Based on a survey of the population of local environmental organizations in North Carolina, this article addresses fundamental questions about how local organizations are structured, their orientation toward strategy and social change, their activities, and their perceived impacts. By comparing subsets of local organizations in terms of their geographic scope, degree of professionalization, and tactical repertoires, we identify important patterns. First, locally oriented organizations that focus on a neighborhood, city, or county are more likely to be affiliated with a national organization than regional or state organizations, but they are less likely to participate in coalitions than groups working at the regional or state level. Second, organizations relying on a mixture of volunteers and professionals are more formalized and report higher levels of success at mobilizing people than those that rely exclusively on volunteers or professionals. However, groups that are volunteer-based are more likely to engage in partisan activity and have diverse environmental philosophies, but less likely to use conventional advocacy tactics like lobbying and less likely to have a nonprofit tax status. Finally, organizations engaging in disruptive and routinized protest strategies tend to be more similar to one another than they are to organizations that rely exclusively on moderate tactical repertoires such as lobbying or environmental education.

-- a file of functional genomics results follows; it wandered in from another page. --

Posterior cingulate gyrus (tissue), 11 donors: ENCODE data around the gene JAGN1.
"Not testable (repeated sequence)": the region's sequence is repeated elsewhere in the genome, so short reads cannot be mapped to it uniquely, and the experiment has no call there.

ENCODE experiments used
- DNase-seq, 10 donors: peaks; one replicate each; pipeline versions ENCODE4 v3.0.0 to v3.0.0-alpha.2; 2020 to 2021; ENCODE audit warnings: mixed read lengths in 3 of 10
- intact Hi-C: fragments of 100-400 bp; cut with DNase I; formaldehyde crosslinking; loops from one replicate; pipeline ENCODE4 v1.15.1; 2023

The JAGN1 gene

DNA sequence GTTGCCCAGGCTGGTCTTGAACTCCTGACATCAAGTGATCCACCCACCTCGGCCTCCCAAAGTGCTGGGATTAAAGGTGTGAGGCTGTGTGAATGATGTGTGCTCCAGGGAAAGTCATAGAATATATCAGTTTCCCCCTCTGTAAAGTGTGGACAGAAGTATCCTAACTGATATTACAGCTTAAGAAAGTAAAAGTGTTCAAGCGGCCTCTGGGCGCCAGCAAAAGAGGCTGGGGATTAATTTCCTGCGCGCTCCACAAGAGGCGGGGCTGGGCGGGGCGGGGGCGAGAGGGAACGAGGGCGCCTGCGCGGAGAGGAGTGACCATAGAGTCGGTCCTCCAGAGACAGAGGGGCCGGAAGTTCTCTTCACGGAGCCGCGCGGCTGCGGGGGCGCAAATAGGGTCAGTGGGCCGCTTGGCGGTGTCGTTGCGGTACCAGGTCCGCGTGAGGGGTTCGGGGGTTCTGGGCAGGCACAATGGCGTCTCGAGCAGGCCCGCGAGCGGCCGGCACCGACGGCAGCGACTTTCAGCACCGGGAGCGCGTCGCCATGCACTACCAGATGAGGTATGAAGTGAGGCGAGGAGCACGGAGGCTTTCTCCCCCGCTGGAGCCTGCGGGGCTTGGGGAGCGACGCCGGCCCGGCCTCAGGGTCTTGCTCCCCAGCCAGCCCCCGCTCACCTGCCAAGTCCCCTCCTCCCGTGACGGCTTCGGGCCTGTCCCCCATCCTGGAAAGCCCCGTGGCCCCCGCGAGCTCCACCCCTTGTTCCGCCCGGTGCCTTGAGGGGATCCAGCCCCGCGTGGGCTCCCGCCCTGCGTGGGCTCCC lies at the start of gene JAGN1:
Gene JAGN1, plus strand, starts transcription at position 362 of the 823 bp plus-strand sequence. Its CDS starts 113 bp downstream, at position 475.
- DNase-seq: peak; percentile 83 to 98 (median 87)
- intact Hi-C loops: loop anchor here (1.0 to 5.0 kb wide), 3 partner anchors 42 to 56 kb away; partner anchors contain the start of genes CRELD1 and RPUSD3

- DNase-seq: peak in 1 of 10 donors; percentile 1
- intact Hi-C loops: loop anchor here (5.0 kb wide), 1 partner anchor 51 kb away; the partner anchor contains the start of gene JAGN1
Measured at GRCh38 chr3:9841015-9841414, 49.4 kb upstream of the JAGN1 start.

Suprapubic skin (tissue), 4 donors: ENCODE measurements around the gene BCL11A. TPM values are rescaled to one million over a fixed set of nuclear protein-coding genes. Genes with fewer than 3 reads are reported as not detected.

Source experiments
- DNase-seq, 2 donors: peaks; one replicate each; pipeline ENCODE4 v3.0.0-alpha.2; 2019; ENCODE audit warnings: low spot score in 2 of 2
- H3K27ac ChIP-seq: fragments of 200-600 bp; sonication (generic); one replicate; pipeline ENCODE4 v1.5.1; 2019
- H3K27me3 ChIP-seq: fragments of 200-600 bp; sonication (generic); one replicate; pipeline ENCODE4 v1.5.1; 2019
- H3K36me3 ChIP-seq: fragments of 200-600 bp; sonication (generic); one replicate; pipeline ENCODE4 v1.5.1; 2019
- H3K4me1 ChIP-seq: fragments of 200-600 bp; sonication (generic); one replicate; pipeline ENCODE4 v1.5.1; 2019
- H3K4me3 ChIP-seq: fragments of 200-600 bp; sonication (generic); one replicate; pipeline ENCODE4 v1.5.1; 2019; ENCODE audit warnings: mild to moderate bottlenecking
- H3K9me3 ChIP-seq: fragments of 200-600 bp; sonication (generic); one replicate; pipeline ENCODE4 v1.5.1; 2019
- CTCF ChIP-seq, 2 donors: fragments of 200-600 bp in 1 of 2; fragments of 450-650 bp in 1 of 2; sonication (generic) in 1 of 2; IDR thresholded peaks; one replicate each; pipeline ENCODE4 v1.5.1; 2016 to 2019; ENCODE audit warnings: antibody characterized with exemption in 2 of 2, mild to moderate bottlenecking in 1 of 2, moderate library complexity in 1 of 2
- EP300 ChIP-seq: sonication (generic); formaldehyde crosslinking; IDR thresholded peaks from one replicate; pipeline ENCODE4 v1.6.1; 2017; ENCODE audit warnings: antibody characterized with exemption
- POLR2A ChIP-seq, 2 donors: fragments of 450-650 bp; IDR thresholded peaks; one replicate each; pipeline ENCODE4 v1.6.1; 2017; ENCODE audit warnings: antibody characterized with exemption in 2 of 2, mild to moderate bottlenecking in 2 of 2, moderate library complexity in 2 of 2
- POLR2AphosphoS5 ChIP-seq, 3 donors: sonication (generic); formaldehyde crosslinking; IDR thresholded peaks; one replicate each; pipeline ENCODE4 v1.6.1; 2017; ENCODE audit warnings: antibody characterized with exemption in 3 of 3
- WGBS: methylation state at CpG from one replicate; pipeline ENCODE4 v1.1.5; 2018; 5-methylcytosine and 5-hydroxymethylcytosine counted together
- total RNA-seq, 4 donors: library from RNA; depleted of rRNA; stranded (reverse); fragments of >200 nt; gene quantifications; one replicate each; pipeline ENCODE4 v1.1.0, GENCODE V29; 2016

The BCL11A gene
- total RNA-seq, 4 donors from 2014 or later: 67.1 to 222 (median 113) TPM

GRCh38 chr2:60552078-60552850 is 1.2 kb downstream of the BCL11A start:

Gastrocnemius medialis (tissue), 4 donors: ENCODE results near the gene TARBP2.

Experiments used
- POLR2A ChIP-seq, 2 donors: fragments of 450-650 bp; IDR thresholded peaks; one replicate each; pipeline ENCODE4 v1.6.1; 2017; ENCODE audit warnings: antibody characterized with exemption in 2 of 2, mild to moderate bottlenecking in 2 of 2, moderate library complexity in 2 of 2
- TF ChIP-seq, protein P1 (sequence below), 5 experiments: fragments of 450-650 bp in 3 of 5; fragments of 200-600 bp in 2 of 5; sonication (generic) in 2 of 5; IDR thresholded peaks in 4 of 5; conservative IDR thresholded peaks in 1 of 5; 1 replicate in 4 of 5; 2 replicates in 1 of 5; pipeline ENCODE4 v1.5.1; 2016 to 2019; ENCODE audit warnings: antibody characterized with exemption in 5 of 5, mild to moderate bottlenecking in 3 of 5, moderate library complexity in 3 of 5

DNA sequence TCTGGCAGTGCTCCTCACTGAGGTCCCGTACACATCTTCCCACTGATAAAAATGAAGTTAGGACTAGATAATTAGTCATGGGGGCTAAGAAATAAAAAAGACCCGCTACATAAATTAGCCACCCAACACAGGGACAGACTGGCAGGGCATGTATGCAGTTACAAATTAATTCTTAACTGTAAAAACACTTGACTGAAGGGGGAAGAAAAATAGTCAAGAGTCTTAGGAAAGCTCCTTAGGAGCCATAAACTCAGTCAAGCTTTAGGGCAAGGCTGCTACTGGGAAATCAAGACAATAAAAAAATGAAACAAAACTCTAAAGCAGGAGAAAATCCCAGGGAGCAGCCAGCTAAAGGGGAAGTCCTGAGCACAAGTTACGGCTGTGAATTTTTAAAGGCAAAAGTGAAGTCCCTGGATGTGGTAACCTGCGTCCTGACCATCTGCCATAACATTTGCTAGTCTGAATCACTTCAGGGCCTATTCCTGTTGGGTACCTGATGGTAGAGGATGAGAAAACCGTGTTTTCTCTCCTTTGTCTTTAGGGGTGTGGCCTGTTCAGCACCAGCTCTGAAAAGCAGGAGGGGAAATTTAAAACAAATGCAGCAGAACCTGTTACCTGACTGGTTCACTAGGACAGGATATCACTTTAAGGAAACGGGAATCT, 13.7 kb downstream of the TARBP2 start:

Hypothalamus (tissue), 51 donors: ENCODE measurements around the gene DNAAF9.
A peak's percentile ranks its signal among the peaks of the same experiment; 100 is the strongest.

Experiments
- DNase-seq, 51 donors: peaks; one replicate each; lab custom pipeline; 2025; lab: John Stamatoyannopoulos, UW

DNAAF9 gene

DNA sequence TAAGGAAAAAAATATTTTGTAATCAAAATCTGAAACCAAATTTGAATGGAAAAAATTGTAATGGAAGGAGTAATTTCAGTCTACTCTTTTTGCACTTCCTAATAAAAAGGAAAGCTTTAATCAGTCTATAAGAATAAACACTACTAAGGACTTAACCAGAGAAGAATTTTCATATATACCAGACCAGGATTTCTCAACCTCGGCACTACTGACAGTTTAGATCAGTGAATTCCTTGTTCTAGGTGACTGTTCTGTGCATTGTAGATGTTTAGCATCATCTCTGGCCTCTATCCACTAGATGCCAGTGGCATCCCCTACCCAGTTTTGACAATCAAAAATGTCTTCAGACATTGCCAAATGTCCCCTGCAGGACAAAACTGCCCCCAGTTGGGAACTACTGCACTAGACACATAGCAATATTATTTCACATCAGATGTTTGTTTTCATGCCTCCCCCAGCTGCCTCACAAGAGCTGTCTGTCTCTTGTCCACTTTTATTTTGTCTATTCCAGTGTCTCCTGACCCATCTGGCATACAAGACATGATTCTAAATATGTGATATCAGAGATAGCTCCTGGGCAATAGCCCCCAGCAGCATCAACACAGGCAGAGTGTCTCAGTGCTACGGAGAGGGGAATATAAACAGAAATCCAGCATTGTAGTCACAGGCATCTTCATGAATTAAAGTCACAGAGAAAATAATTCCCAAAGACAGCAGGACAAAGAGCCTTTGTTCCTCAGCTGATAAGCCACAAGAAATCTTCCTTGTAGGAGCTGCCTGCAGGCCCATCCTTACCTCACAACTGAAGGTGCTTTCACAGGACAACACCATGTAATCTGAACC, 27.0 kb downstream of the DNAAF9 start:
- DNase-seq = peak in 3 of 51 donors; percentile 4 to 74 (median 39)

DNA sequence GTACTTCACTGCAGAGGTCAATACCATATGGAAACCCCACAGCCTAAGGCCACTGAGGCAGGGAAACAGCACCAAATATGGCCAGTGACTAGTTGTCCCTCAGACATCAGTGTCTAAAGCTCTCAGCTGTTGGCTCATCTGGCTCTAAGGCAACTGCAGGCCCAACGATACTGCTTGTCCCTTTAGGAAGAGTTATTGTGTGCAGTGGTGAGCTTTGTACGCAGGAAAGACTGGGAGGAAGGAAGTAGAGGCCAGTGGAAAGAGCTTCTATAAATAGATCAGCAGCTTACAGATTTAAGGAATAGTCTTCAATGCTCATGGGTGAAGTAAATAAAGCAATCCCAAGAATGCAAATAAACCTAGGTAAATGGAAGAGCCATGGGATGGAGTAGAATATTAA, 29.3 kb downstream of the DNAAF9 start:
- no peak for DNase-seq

This content is only available as a PDF.
You do not currently have access to this content.